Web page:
First-quarter financial reports are up for all U.S. House candidates at the Federal Election Commission’s notoriously user-unfriendly website.
The big news came from IA-01, where a newcomer to campaigning pulled in one of the biggest single-quarter hauls by a non-incumbent in Iowa history. To my knowledge, the only Iowa challenger who has raised more for a U.S. House race in one quarter than Ravi Patel just did was former First Lady Christie Vilsack in her 2012 marquee race against Representative Steve King. I believe that King is the only Iowa incumbent who has raised more than half a million dollars for a U.S. House race in one quarter; he did it twice during that re-election campaign against Vilsack in a redrawn IA-04.
Follow me after the jump for highlights on fundraising in all four Iowa districts. Bonus points if you can guess which former Iowa Congressional candidate is still carrying debt from two campaigns ago.
If you’re an incumbent on the outs with your own party leaders after snubbing the House speaker, it helps to be independently wealthy. Representative Rod Blum loaned his own campaign half a million dollars during the first quarter of this year, on top of the $100,000 he loaned during September 2014. Self-financing will be critically important for Blum, since he has not raised large sums from other donors in his previous Congressional campaigns. Blum’s latest FEC filing shows $49,043.84 in donations from individuals, a remarkably low total for a House incumbent these days. Pat Rynard remarked at Iowa Starting Line,
What’s particularly surprising about Blum’s lackluster haul is that he has nationally-known Republican presidential candidates coming to help him fund raise. He only got a measly 40 people to donate over $200 to this campaign, indicating he must not have spent much time on the phones the past few months. Blum’s fundraiser that featured Ted Cruz fell on April 1st, so that might have pushed those donations off until the 2nd Quarter report. Still, you’d think Blum would have cashed a few more of those checks prior to the end of the quarter.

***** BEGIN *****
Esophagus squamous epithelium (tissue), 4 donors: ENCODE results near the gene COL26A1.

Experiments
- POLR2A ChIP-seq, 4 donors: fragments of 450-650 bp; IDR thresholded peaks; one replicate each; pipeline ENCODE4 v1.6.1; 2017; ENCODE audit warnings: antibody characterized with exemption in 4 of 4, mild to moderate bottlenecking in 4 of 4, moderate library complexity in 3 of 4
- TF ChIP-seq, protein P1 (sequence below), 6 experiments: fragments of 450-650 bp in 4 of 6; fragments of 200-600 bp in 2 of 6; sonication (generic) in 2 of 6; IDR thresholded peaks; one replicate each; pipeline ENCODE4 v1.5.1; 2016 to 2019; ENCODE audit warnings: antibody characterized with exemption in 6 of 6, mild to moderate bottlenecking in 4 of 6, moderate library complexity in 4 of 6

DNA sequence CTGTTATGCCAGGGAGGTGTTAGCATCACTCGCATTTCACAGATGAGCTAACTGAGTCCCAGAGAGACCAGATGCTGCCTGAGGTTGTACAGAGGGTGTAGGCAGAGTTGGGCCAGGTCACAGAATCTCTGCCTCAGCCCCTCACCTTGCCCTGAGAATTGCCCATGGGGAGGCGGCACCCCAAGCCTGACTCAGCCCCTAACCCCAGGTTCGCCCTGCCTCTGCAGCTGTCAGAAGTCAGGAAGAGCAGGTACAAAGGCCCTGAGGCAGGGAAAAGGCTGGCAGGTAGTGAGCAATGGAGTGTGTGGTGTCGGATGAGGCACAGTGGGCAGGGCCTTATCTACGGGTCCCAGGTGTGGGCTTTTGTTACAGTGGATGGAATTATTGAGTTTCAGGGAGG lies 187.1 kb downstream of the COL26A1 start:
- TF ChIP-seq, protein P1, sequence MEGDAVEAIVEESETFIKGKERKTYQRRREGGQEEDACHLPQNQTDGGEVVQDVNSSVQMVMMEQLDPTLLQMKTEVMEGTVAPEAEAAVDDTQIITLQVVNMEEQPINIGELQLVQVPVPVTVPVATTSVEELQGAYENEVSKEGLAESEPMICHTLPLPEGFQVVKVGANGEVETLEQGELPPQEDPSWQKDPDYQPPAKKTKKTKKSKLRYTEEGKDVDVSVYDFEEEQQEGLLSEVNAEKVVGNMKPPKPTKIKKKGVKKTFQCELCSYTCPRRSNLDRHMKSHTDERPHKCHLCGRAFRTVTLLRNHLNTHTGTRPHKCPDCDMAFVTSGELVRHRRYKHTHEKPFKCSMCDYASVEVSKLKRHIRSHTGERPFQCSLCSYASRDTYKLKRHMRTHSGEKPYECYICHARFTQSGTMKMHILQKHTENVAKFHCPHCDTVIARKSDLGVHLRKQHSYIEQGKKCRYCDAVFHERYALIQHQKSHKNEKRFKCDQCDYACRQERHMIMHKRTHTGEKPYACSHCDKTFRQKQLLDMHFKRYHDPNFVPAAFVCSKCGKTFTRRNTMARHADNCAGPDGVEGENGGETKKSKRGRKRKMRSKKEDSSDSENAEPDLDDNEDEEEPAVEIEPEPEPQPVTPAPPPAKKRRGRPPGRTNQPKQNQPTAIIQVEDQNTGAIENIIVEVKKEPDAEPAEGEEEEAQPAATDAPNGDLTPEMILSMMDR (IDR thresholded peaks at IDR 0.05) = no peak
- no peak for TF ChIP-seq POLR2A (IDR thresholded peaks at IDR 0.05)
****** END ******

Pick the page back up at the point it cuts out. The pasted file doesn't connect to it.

A further $70,499.20 from political action committees brought Blum’s total contributions to $119,543.04 in the first quarter. His campaign reported just $20,697.22 in expenditures, along with $13,050.19 in unpaid bills. But even that level of spending wouldn’t leave much of a war chest, if not for the huge personal loan.
Thanks to his ability to self-fund, Blum ended the quarter with $644,373.01 cash on hand. I assume he’ll be writing more checks to his own campaign over the next year, because the National Republican Congressional Committee doesn’t have Blum in its incumbent protection program, whereas the Democratic Congressional Campaign Committee sees IA-01 as a top target.
Three Democrats are running against Blum, but Gary Kroeger kicked things off this month, meaning he won’t need to file a financial report until the end of the second quarter. That leaves Monica Vernon (the runner-up from the 2014 IA-01 primary) and first-time candidate Ravi Patel.
Vernon’s campaign reported raising $190,513.30 during the quarter, all but $2,500 from individuals. She also loaned her campaign $110,000 on the last day of March, in an apparent attempt to push her total receipts over $300,000.
Vernon’s campaign spent just $10,526.87 during the quarter, leaving $289,976 cash on hand at the end of March. It’s a solid start and would have been an impressive report in the context of the five-way Democratic primary of 2014.
However, Patel’s filing was a shocker. I would not have thought a first-time candidate in Iowa could raise $527,604 from individual donors in a quarter, especially a candidate under the age of 30. One PAC donation of $5,000 and $7,054.05 from the candidate brought Patel’s first-quarter contribution total to $539,658.05.
As mentioned above, Christie Vilsack outdid that fundraising total during one quarter of 2012, but she was much more widely-known than Patel, and she was running against one of the most hated Republicans in Congress. Most Iowa incumbents don’t raise as much money as Patel just did. Looking back through some old FEC reports from longtime Republican Representative Tom Latham, I saw that he occasionally reported $400,000 or more in contributions for a single quarter, but he typically raised far more from PACs than from individuals. To my knowledge, Latham’s largest cash haul for one quarterly filing was $481,331.99 during the third quarter of 2012, and two-thirds of that total came from PACs. At the time, Latham was an 18-year incumbent.
Steve King exceeded Patel’s individual contributions for a three-month period during the second and third quarters of 2012, but he was a hero to far-right Republicans nationwide after nearly a decade in Congress.
Patel hasn’t spent much on his campaign so far, just $41,517.22, which left $498,140.83 cash on hand as of March 31. Plenty of incumbents would be happy to be sitting on that much money at this point in the election cycle.